Review: The Network
You’ve played Asteroids before, right? Of course you have. Even if you haven’t played the arcade classic, I’m sure you’ve experienced something similar. That’s really the only way I can begin to describe Aqua Fox Studio’s The Network, even if by the time you end up playing this game, and you totally should, we’ll agree that it’s almost nothing like that. For all they have in common — they’re both space shooters (sort of), they both bombard you with obstacles and they’re both easy to pick up and play — there are plenty of drastic differences between the two.
For one, in The Network you don’t shoot an all-destructive laser. Sure, you have a weak one to gradually blow up weak enemies, but the real power lies in the projectiles called “nodes” you can guide toward your targets.
The game’s tutorial stages do a fair job of getting you acclimated to the game. Your avatar is a floating, sentient sphere caught in an arena of sorts with triangular, transparent nodes and bits of data represented by large squares that resemble computer chips. You use the WASD control scheme to direct movement and as you run into the nodes, they turn completely white and begin to orbit your sphere. Once attached, you direct these nodes by setting your reticle with the mouse, then clicking and holding the right mouse button.
The whole point of the game is to coax these nodes into colliding with the data points until they’re destroyed. At certain stages in the data’s destruction, you earn the ability to have more nodes follow you, up to a dozen. The added capacity comes in handy as the number of targets increases during the game’s progression. The first stage is completely devoid of any sort of damaging elements. I’d suggest you take this time to get used to the game’s controls and physics, because once you come across the game’s first enemies, the difficulty ramps up considerably.
During the tutorial, the only elements onscreen are black and white. It’s just you, the nodes and the data points. The first bit of color you see is a welcome surprise until you learn that everything yellow is totally out to get you. At first it’s just bits of yellow, hexagonal rogue data floating around as you try to destroy the larger data points. Every hit you suffer from these rogues scatters the strength of your orb’s signal strength. As the signal weakens, the background and some of the foreground becomes a bit blurry and pixilated. It’s an ingenious substitute for a health gauge. Let your signal grow weak enough and you’re sent to the beginning of the stage.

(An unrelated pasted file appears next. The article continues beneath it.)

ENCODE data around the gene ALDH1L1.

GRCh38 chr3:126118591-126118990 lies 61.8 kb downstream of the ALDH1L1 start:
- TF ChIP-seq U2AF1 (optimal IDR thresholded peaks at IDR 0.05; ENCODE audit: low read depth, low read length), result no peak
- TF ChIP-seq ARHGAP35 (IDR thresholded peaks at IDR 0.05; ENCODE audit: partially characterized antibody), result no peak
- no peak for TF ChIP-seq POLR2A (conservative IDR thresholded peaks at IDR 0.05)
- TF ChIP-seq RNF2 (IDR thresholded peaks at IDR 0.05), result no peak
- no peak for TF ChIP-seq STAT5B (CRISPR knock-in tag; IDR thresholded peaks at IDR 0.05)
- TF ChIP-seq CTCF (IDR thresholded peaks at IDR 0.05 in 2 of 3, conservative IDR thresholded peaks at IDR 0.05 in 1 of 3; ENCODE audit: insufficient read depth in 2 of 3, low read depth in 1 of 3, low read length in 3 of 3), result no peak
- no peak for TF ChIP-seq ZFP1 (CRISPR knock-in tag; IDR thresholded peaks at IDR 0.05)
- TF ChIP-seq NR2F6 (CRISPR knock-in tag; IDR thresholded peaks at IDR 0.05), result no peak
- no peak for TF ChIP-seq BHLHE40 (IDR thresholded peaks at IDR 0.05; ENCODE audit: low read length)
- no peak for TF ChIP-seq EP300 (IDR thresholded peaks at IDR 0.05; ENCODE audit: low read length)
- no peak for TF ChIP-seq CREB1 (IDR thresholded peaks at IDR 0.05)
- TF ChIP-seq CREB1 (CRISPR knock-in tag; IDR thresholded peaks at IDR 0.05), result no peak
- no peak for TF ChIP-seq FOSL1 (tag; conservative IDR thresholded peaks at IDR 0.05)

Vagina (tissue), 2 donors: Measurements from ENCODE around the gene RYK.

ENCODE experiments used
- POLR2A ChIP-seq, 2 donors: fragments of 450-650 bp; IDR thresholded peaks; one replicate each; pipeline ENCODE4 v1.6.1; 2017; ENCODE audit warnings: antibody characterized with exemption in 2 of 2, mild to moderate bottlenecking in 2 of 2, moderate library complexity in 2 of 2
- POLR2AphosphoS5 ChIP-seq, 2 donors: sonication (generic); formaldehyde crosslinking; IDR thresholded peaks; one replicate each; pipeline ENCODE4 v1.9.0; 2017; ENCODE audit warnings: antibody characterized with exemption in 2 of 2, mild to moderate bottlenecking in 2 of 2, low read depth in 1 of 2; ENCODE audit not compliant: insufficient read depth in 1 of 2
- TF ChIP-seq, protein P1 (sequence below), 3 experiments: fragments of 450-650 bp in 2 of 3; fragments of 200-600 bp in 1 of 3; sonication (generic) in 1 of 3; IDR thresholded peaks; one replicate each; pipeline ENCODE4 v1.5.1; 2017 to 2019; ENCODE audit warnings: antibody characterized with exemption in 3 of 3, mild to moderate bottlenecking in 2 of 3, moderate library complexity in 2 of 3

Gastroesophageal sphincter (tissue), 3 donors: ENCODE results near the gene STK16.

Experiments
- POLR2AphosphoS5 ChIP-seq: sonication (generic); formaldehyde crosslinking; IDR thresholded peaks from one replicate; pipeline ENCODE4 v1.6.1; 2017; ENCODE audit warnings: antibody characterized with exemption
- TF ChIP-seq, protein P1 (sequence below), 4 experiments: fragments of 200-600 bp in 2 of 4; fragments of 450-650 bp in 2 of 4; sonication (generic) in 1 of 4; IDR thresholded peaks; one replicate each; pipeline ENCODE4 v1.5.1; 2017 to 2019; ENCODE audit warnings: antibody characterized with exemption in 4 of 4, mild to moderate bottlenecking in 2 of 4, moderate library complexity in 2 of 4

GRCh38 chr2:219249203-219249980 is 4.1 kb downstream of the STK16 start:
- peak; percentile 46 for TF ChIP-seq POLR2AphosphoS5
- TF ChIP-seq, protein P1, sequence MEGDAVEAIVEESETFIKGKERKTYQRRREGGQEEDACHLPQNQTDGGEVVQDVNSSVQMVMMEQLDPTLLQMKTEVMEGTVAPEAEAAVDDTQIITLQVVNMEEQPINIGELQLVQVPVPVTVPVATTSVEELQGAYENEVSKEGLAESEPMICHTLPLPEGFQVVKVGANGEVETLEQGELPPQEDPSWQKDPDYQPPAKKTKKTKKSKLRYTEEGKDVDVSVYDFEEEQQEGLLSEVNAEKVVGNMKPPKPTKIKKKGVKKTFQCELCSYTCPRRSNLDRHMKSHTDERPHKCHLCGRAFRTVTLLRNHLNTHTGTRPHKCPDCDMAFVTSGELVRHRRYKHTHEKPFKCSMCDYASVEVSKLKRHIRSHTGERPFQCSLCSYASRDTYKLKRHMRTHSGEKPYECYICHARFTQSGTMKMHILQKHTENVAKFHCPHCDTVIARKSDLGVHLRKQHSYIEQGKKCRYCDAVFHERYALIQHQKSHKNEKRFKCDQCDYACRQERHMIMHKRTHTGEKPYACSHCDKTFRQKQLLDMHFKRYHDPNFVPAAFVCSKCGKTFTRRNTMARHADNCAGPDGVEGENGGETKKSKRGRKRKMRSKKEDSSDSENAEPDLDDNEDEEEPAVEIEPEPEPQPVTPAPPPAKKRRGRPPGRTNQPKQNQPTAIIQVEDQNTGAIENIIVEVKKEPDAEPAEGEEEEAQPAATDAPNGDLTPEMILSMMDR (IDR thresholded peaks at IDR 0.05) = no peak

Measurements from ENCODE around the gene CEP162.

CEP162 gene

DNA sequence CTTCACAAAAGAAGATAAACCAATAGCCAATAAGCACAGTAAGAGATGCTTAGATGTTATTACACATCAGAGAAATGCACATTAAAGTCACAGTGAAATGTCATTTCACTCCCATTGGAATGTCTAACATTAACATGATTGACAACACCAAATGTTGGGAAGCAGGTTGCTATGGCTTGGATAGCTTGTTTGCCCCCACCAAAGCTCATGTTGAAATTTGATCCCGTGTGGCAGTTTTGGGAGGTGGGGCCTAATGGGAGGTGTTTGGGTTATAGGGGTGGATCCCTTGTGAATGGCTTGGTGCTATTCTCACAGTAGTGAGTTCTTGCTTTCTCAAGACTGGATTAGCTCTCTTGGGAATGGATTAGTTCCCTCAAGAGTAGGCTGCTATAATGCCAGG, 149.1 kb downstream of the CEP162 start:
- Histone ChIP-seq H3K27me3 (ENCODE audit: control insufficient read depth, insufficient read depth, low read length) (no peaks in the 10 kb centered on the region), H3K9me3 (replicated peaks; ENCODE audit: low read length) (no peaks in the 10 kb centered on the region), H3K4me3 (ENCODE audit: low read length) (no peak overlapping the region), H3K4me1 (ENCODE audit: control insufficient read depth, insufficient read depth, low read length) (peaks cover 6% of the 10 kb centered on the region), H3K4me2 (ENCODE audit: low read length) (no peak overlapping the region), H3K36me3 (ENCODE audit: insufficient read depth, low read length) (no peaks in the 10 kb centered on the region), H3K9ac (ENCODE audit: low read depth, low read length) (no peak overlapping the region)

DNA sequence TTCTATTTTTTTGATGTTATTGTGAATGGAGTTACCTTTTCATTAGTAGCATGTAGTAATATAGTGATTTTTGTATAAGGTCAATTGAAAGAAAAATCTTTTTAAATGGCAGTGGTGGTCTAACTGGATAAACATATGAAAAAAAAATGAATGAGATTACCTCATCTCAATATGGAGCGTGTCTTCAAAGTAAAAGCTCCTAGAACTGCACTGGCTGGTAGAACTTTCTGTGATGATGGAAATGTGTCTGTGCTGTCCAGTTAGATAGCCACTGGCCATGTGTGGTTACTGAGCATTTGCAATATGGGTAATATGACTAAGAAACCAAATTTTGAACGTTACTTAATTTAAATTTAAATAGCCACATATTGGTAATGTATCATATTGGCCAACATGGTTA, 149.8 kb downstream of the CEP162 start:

The little yellow hexagons are easy to handle, as the left mouse button allows you to emit a weak laser that destroys them in time. After awhile larger, stronger rogues with the ability to shoot their own projectiles show up. These guys are impervious to your laser; you’ll need to coax the nodes following you into these. Then the mines come and it’s all an uphill battle from there.
Floating through the game’s 20 stages, which shouldn’t take most gamers more than a few hours to power through, is undoubtedly fun. That is, until the screen is so overridden by enemy forces you can hardly find a safe place to run. This wouldn’t be an issue if movement didn’t feel so floaty. The rapid movement of smaller enemies and larger foes’ projectiles makes getting through most stages past the first few infuriatingly difficult. Add to that the fact that nodes sometimes take a while to make it to their target once you set your sights and it gets a bit more frustrating.
The story behind The Network is pretty interesting for what it is, but it’s tough to really say much without giving away most of the surprise that makes it worth playing yourself. All I can tell you is that it succeeds as a complement to surreal films like The Matrix that make you second-guess trusting your computer. With that in mind, don’t freak out as the first mission boots up and the screen tells you that your Social Security number is being tracked (or should you?). Some of the interactions you have with the game’s overarching plot are nice distractions from the core gameplay, especially after particularly frantic stages.
At $5, you’d be hard-pressed to expect much more from The Network than it delivers. Its core gameplay is a great idea executed fairly well. One of the only things I can complain about is how sluggish the control feels in both movement and action when contrasted with what’s expected of you. Then again, the game in motion is reminiscent of the human immune system fighting off a viral infection — it’s a beautiful thing to witness and you feel quite accomplished once you finish most stages, something you can’t really say for many games these days.
Even if it gets a bit frustrating at times, you can’t help but notice how pretty The Network is in its simplicity. When you consider that it was created by a one-man outfit, well, that makes it all the more enticing. I’d consider the asking price an investment in Aqua Fox Studio. It’s definitely worth it.
The game is available now through the Desura download service.